Jim Dickson, facing mounting repair bills and storms, yesterday quit his attempt to become the first blind sailor to cross the Atlantic Ocean alone.
At a news conference in St. George's, Bermuda, the 41-year-old Washingtonian said he will try again next spring. "It was difficult to say, 'Well, there is always next year,' " he said. "I never set out to prove I was the greatest sailor in the world."
He left Portsmouth, R.I., Aug. 4, trying to sail the 2,800 miles to Plymouth, England. He had to detour to Bermuda last week because of the 50-knot winds and 15-foot seas of tropical storm Arlene. Navigation equipment aboard his mildly battered 36-foot sloop Eye Opener had failed, and he said Saturday that, unless the equipment was fixed or replaced and unless the weather was fair, "this camper ain't going out."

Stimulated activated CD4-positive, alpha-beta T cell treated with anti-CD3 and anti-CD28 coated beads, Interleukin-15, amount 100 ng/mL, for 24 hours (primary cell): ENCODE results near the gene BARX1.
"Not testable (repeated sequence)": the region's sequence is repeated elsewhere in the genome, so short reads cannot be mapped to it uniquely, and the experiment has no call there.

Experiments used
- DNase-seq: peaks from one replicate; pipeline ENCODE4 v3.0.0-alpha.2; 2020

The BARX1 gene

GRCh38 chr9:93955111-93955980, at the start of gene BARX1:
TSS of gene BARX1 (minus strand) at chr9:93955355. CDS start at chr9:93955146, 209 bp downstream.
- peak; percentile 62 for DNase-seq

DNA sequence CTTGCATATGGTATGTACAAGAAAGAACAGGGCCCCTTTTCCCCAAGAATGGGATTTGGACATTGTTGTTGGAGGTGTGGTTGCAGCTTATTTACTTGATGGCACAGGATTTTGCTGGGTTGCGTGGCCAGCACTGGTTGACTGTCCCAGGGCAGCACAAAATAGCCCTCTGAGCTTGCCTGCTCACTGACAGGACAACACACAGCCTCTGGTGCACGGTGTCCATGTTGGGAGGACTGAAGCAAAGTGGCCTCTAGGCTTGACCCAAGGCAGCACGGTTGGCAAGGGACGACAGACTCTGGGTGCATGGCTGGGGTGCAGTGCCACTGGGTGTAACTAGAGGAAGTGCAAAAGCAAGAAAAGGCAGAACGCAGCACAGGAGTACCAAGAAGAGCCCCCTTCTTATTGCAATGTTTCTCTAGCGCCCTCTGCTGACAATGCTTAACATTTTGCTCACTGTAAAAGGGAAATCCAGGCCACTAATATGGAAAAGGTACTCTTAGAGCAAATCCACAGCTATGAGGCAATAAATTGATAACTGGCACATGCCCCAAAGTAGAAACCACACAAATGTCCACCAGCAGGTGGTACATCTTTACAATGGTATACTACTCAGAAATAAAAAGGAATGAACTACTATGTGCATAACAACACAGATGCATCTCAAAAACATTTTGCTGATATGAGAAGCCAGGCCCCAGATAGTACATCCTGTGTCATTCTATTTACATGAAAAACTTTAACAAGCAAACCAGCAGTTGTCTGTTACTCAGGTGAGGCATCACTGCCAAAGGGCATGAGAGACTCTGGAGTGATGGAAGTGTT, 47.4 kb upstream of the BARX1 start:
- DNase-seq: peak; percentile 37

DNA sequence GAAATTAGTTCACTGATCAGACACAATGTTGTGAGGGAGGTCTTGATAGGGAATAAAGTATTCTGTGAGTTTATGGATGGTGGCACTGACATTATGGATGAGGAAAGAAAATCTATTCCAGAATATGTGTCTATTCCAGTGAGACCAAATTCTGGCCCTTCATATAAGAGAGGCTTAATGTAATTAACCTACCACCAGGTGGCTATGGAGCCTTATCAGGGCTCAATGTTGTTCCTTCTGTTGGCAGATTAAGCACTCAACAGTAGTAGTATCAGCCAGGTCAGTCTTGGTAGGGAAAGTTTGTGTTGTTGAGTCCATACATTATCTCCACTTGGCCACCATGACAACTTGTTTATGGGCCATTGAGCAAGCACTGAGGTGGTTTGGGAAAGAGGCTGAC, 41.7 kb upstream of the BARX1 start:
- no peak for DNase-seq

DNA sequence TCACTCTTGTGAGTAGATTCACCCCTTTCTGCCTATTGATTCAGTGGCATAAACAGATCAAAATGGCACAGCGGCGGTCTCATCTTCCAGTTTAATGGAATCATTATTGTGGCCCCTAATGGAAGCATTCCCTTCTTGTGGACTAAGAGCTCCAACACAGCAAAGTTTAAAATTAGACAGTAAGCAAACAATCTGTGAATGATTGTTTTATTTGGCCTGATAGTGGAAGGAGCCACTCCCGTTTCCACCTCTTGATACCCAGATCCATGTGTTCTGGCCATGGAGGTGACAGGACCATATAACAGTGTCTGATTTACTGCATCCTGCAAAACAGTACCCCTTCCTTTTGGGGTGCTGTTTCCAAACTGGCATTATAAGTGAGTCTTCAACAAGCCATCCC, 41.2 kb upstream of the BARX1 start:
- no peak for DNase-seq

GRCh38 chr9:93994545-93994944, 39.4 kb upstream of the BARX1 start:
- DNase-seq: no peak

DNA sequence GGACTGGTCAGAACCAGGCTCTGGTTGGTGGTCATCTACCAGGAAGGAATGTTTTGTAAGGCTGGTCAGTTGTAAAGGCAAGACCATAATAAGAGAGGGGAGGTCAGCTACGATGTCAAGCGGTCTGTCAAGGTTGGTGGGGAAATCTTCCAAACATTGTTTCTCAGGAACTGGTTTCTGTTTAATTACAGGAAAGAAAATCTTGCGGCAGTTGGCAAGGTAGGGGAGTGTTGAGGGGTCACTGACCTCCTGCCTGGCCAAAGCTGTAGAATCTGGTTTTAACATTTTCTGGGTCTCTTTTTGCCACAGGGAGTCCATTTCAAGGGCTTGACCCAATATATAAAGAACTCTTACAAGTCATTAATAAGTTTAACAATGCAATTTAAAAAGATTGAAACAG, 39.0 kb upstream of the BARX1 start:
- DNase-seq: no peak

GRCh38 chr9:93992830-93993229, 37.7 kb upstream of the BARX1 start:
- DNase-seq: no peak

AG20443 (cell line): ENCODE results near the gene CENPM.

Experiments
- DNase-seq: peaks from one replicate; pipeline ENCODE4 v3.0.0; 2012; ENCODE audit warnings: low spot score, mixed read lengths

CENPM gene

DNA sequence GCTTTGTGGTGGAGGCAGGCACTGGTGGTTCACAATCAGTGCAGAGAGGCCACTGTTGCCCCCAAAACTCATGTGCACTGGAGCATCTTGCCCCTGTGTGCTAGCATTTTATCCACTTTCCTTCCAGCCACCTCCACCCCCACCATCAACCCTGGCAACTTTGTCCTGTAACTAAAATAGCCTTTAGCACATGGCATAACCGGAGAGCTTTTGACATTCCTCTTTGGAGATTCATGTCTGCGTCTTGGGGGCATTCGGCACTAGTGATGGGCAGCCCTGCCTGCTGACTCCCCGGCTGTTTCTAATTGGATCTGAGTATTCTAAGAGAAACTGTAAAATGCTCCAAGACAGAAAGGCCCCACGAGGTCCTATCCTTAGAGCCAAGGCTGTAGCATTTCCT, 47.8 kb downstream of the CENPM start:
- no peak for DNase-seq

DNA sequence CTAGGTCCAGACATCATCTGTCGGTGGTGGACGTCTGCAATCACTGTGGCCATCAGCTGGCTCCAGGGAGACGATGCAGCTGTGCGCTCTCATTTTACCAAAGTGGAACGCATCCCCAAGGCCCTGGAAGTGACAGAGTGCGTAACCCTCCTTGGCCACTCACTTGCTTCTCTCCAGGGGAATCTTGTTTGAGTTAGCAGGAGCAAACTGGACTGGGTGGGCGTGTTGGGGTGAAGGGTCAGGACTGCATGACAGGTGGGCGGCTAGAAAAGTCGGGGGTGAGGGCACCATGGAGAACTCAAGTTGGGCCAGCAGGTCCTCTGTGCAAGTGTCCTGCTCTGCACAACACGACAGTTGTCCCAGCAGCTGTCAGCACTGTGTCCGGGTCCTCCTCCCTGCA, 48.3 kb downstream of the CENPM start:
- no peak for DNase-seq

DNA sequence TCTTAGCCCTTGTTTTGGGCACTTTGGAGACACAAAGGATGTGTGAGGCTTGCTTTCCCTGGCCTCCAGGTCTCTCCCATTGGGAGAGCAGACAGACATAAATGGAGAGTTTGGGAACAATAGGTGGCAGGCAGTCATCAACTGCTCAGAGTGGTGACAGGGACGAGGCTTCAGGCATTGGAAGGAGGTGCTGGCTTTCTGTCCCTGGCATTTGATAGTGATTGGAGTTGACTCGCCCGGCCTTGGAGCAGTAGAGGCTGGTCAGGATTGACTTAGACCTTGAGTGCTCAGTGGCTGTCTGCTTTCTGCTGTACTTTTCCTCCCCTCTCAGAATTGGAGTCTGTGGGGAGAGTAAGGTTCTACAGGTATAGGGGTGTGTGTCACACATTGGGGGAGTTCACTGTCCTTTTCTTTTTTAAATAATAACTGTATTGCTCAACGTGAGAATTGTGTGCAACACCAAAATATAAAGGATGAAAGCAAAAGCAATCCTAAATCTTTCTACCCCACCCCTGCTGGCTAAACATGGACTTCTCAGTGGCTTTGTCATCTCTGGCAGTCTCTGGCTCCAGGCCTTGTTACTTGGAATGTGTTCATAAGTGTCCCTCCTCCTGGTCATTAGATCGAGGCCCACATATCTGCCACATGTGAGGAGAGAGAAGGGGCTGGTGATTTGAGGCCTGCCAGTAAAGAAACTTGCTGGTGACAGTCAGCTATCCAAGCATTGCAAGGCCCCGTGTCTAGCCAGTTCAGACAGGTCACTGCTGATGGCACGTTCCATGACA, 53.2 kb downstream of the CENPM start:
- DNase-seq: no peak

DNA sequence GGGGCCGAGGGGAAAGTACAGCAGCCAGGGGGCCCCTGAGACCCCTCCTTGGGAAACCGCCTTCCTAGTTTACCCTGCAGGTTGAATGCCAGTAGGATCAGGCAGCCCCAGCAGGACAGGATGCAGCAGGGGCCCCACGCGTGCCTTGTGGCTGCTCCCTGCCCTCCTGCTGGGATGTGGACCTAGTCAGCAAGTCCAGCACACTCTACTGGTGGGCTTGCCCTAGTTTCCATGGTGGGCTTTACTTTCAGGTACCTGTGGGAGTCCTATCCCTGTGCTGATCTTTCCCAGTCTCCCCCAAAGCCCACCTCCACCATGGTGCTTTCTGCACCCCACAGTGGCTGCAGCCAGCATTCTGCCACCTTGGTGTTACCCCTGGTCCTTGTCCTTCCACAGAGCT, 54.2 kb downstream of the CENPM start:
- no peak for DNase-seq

Tropical storm Bret, with 45-mph winds about 1,300 miles west of the Cape Verde Islands yesterday, stood in his way, he said. So did Arlene, now a hurricane with 75-mph winds some 700 miles southwest of the Azores.
The cost of the diversion and repairs broke the trip's $175,000 budget, said expedition spokesman Stephen Graham.
Dickson said he was encouraged to try again when Club Med offered to pay about $20,000 to repair the navigational equipment. He said he expects to have other sponsors for the voyage as well.
"I feel like I've got a new lease on life with this offer from Club Med," he said. "We just have to work out the details."
Graham said that before Dickson decided to try again next year he had asked for two backups for his navigation system, a salary and assurances that he would not have to raise funds. Dickson did not mention those requests during yesterday's news conference.
Dickson said he doesn't know if he will leave Eye Opener in Bermuda for the winter or sail it back to Rhode Island or Washington.
Dickson, blinded at age 7 by retinitis pigmentosa, has said he wants to make the crossing to show what the sightless can do with the aid of technology.